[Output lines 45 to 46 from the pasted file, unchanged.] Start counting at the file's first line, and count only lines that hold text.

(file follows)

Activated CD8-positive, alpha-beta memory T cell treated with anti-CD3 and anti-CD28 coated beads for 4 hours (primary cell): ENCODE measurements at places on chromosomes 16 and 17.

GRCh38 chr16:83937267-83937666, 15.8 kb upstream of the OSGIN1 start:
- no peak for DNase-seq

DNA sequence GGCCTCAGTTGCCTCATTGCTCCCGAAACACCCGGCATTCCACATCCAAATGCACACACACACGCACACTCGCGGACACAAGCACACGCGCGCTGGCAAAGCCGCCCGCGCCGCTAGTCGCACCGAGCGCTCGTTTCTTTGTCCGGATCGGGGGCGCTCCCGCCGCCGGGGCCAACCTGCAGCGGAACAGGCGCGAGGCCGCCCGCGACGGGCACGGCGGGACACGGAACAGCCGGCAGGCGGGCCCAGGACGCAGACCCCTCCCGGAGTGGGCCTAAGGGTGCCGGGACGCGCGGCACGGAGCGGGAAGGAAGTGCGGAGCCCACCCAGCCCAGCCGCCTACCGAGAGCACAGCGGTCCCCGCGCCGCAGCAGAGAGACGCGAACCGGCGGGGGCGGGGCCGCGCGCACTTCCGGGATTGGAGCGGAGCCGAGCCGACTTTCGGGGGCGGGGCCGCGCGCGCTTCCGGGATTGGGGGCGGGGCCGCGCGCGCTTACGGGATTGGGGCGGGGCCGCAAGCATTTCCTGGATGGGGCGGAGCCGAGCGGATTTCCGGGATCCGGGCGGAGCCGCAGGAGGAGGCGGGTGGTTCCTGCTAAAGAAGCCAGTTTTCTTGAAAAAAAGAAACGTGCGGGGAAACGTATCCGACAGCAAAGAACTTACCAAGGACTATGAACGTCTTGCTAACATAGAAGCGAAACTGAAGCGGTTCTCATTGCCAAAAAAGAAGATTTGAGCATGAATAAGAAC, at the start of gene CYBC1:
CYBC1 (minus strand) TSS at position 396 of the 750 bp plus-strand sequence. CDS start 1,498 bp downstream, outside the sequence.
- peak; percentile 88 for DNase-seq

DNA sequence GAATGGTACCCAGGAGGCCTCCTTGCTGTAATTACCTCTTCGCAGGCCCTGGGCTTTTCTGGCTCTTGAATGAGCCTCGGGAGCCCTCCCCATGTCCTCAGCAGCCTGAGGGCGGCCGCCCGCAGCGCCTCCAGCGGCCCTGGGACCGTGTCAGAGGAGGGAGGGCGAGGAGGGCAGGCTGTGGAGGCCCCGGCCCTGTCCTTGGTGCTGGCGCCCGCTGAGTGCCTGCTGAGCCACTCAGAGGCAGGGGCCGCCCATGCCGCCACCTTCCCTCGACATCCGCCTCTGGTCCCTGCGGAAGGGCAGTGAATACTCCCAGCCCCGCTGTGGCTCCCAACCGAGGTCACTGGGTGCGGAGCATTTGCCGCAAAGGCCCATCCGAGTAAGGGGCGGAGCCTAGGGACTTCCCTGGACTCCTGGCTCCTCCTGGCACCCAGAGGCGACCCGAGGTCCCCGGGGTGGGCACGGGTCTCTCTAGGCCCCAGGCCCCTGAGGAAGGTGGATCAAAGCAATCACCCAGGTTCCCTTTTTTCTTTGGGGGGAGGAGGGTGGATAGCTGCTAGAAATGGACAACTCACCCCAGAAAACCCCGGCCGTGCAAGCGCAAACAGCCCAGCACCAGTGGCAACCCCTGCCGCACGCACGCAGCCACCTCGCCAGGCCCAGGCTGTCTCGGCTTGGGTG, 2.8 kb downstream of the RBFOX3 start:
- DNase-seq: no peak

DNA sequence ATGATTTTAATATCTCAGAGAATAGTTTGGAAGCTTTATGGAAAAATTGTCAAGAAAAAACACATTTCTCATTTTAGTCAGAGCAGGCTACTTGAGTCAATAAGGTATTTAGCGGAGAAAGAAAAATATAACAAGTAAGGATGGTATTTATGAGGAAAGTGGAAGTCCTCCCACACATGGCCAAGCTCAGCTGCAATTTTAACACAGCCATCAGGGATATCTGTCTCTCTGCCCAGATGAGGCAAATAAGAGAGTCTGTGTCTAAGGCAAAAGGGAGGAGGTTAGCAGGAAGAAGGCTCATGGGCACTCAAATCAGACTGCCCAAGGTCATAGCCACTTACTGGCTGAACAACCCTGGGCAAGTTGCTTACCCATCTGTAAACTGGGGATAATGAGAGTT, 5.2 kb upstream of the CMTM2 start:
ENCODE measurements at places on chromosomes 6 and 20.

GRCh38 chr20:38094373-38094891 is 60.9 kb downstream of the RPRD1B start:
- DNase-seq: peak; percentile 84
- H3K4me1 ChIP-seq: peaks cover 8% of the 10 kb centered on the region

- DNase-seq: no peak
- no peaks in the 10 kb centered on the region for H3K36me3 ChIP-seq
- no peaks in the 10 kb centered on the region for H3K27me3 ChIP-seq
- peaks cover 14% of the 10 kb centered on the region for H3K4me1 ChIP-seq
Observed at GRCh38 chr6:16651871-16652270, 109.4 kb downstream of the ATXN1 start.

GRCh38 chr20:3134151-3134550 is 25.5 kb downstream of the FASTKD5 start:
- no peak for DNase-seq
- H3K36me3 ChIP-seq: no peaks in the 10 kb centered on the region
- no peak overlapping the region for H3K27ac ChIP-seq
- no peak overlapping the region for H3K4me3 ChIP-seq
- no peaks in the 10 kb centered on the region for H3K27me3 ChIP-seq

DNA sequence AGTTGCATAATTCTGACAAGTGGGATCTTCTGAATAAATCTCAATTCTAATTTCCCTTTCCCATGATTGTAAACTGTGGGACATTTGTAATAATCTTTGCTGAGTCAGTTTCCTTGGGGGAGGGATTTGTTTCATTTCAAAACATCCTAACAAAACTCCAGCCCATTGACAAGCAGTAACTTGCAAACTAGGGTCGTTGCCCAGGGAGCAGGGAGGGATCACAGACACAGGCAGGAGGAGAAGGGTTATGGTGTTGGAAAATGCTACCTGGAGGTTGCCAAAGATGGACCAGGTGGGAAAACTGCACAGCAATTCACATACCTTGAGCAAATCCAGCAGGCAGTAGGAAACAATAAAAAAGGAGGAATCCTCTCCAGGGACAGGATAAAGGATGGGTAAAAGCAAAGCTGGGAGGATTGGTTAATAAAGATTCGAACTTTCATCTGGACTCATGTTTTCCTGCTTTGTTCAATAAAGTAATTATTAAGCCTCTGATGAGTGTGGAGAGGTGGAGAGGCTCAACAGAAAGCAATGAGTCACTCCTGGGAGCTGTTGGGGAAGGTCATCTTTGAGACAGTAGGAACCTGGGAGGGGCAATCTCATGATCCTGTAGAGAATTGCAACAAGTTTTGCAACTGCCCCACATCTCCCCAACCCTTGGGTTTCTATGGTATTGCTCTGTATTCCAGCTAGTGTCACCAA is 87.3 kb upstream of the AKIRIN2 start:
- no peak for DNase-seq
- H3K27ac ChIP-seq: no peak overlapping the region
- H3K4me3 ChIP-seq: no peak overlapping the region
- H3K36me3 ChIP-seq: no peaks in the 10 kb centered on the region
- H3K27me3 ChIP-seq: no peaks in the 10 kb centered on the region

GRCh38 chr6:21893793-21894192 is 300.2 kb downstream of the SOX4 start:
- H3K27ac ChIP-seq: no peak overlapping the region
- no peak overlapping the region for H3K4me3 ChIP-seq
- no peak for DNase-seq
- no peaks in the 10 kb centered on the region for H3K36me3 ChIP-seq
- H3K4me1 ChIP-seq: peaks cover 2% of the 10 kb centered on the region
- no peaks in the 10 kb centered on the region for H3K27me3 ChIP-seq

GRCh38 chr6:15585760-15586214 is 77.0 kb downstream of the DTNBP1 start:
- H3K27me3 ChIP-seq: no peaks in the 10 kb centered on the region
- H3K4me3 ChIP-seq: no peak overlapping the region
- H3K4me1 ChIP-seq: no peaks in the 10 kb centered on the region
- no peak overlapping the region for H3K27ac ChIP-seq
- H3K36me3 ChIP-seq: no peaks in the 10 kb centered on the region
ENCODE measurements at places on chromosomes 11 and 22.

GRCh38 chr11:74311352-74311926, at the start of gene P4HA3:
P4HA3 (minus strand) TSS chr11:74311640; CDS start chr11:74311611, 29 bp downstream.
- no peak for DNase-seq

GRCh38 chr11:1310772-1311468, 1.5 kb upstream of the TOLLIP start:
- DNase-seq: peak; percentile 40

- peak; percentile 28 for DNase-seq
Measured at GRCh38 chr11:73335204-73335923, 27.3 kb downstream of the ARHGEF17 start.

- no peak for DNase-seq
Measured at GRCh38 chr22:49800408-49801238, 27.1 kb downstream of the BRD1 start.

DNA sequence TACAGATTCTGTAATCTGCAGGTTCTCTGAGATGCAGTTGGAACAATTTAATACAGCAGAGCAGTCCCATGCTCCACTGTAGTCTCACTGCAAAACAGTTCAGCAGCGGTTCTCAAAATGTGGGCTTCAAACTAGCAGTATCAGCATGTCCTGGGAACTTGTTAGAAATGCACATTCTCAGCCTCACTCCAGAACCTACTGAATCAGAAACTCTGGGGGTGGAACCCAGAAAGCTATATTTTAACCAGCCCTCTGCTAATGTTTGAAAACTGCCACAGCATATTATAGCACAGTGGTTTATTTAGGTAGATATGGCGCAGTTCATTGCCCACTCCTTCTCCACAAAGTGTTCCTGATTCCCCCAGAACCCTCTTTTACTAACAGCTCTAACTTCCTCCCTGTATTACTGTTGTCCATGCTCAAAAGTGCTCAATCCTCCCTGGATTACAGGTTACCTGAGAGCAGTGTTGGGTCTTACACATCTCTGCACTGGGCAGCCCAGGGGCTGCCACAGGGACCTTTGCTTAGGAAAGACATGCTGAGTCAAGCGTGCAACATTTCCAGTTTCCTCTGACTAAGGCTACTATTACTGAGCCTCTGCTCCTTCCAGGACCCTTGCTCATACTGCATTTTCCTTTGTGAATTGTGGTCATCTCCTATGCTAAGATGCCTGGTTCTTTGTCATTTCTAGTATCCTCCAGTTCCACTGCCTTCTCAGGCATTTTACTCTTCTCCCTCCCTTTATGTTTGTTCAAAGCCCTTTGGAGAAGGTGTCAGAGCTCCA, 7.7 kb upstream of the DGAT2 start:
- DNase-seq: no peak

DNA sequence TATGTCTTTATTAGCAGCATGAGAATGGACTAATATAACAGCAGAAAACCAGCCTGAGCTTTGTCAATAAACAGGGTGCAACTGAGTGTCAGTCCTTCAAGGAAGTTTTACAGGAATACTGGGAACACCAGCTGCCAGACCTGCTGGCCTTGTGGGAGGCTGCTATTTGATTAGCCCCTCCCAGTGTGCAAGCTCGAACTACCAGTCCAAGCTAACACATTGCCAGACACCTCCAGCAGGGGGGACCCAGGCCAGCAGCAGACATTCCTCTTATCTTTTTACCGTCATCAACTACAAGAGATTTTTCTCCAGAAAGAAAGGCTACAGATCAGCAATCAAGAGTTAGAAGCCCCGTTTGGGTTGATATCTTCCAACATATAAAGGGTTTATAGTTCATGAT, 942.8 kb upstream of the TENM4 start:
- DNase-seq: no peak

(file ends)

GRCh38 chr11:74311352-74311926, at the start of gene P4HA3:
P4HA3 (minus strand) TSS chr11:74311640; CDS start chr11:74311611, 29 bp downstream.